Our kids need our support and guidance now more than ever. So put on a brave face and demonstrate a little positivity when they are around.

They are listening when you talk about the terrible decisions their school is making.
They are listening when you talk about how their teacher isn’t going to be able to handle everything.
They are listening when you say no one knows what they are doing.
They are listening and they are forming their own opinions behind the scenes.

Give a little grace.
Have a little patience.
Practice a little self control.

So as we go into this school year, we can help our kids by not letting them see us talk and react to the current situation only in negative ways.

But my top piece of advice when you can’t find anything positive to say?
Fake it.

If your kids are little, they don’t need all the details. They need the 10,000 foot overview. You don’t have to completely ignore this issue, but you don’t have to tediously break it down either. Share your thoughts and insecurities, then follow it up with something positive. You can ease their minds, provide reassurance, and help them know that everything is going to be ok. YOU. You have the power to be that person for them. The person who helps make everything ok when everything is not ok. It’s pretty much a superpower. So smile, suit up, put on your mask (see what I did there?), and use it to your advantage.

Carter is 6. He’s my only boy and he’s the one that wears his heart on his sleeve. I had a particularly hard day this week surrounding all of the decisions that had to be made about school. I thought I hid it well and had conversations with my husband out of earshot of any of the kids.

He came up to me while I was making lunch and asked why I was so quiet. I said, “what do you mean?” He said, “You are just so quiet today. Why?” I tried to make a joke about how I don’t have to yell when he’s being a good listener, but he saw right through me. So we had an honest conversation about why I was feeling extra anxious and how I wanted to make sure I was doing my best to keep him safe. Then I smiled (even though I didn’t feel like it) and gave him a hug. And he smiled back and cheered up for the rest of the day. He didn’t need to know the 1,000 negative thoughts flowing through my mind. A hug and a smile fixed his world for the moment.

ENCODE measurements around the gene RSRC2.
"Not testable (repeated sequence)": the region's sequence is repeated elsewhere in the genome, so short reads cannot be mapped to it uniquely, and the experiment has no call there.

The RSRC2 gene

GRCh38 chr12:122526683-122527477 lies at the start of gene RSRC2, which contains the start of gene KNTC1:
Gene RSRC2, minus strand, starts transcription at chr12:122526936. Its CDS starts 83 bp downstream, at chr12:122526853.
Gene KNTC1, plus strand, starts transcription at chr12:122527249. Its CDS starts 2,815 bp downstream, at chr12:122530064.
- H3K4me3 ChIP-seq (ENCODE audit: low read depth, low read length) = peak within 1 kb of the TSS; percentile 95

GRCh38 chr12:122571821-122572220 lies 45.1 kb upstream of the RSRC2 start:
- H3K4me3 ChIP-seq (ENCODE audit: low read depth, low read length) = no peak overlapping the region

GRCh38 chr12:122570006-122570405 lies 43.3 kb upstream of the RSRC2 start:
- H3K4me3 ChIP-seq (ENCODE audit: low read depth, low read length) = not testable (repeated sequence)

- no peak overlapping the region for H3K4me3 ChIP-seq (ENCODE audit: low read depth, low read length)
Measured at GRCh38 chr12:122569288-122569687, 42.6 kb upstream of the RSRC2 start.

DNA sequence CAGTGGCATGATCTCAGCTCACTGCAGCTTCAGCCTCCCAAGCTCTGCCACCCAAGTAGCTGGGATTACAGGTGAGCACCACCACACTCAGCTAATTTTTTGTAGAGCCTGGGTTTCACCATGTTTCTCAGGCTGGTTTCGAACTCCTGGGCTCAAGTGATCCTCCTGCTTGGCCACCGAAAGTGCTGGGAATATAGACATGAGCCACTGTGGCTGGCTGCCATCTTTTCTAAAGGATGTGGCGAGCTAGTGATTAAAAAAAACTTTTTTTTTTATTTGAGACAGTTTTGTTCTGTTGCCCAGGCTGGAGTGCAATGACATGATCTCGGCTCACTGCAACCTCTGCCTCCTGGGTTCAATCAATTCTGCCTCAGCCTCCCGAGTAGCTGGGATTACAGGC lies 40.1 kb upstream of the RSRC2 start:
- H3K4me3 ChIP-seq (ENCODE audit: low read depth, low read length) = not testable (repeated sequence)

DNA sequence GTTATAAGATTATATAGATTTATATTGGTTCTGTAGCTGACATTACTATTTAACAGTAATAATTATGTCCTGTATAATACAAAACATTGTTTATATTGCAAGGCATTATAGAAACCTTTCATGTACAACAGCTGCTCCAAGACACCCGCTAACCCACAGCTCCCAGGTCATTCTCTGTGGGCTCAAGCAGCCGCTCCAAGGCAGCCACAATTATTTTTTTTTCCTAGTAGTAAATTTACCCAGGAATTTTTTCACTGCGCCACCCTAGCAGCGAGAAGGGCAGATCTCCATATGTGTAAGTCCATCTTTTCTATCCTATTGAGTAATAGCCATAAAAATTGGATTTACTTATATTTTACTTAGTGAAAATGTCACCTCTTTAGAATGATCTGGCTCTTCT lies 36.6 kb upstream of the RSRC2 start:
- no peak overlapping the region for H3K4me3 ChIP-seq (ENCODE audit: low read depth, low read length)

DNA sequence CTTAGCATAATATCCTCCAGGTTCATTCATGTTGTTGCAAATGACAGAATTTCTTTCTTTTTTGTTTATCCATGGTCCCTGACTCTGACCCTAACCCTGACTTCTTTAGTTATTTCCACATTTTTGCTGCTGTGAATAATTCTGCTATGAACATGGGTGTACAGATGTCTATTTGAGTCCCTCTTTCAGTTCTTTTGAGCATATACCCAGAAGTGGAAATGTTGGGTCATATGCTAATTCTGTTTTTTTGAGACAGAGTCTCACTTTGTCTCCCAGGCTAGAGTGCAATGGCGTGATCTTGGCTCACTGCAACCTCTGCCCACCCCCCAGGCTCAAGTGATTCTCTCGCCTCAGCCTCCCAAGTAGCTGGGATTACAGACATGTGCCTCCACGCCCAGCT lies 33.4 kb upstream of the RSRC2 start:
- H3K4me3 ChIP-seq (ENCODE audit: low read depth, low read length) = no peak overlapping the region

When Aubrey takes her tiny hand, rubs my back, looks up at me with her pleased and eager eyes and asks me if that helps me feel better, of course I smile and say, “Yes, it does help my back feel better! Thank you!” I don’t go into all the reasons that my back will never get better and tell her how foolish it is to think a 3 second rub will fix anything. No one would do that. But you know what, it makes my heart happy. It fixes another part of me and she feels like she fixed my whole world and she’s on cloud 9. Same goes for this. Just smile. Not every single moment has to be a lesson. 

Think of how you react to certain situations and how a little positivity, even fake, can help you as an adult. Perhaps you are super stressed out about a health issue so you go to the doctor hoping for any sort of good news. You will cling to that, even if you don’t fully believe it, right? There’s hope. A sliver of good news. A possibility that everything is going to be ok. Sure, there are probably still tests and surgeries and PT and dr appointments that are going to happen. But for that one moment, there was some positivity, and it helped you.

Don’t underestimate our kids.
They are attentive, smart, intuitive, strong and resilient.
Just like we’ve taught them to be.
Let’s continue to nurture that.

And let’s help them learn the lessons that can only be learned way down deep in the hard-

  • We can’t control our circumstances, but we can control how we react to them.
  • There is a big difference between hard and impossible.
  • There’s power in putting others before yourself.
  • Doing the right thing doesn’t always feel good, but it has a bigger impact.
  • The silver lining is always brighter when you have to go searching for it.

And there are some things we can do as well to help them through this time-

  • We can put on a brave face, like we so often ask our kids to do.
  • We can share our anxieties and insecurities with them, but we can also follow those up with reassurances that we are in this together and that we’ll figure things out.
  • We can tell them it’s ok not to have an answer for everything all the time.
  • We can encourage them to not put life on hold while we wait this out.
  • And we can, when all else fails, fake it.

Fake it ‘til you make it. 

I’ve found faking it is about 75% percent of parenting. Just pretending like I have any sort of idea what I’m doing or saying. So fake a smile and give them a hug. It’ll mean more to them than you think. 

I read an article recently that used the term “pandemic parenting.” It caught my attention because I thought, “Yes! This is exactly what this is!” No one has any experience with it. No one has been through this before. There’s no one to turn to for advice. And if we don’t like the choices presented to us, our kids definitely aren’t going to like them. And then parenting gets even harder.

I have 3 little kids ages 4, 6 and 8. Even at the young age of 4, Aubrey would constantly ask me at the beginning of this whole mess why we couldn’t go places anymore. “Why can’t we go to the zoo? Why can’t we go to the museum?” The whys slowly turned into whens. “When can we go to the pool? When can we go to the park? When can we go to school?” Then it was simply, “I hate the Coronavirus! Is it almost over?” I can’t give her a good answer because there isn’t one, and I feel terrible. For a long time, my answer was, “Hopefully everything will be better this summer.” Well, summer has come and gone. And she’s disappointed and I feel like I lied to her and keep changing my story.